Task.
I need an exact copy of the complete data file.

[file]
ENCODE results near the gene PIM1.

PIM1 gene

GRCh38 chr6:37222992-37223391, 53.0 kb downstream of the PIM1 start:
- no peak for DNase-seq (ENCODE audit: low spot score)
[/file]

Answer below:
ENCODE results near the gene PIM1.

PIM1 gene

GRCh38 chr6:37222992-37223391, 53.0 kb downstream of the PIM1 start:
- no peak for DNase-seq (ENCODE audit: low spot score)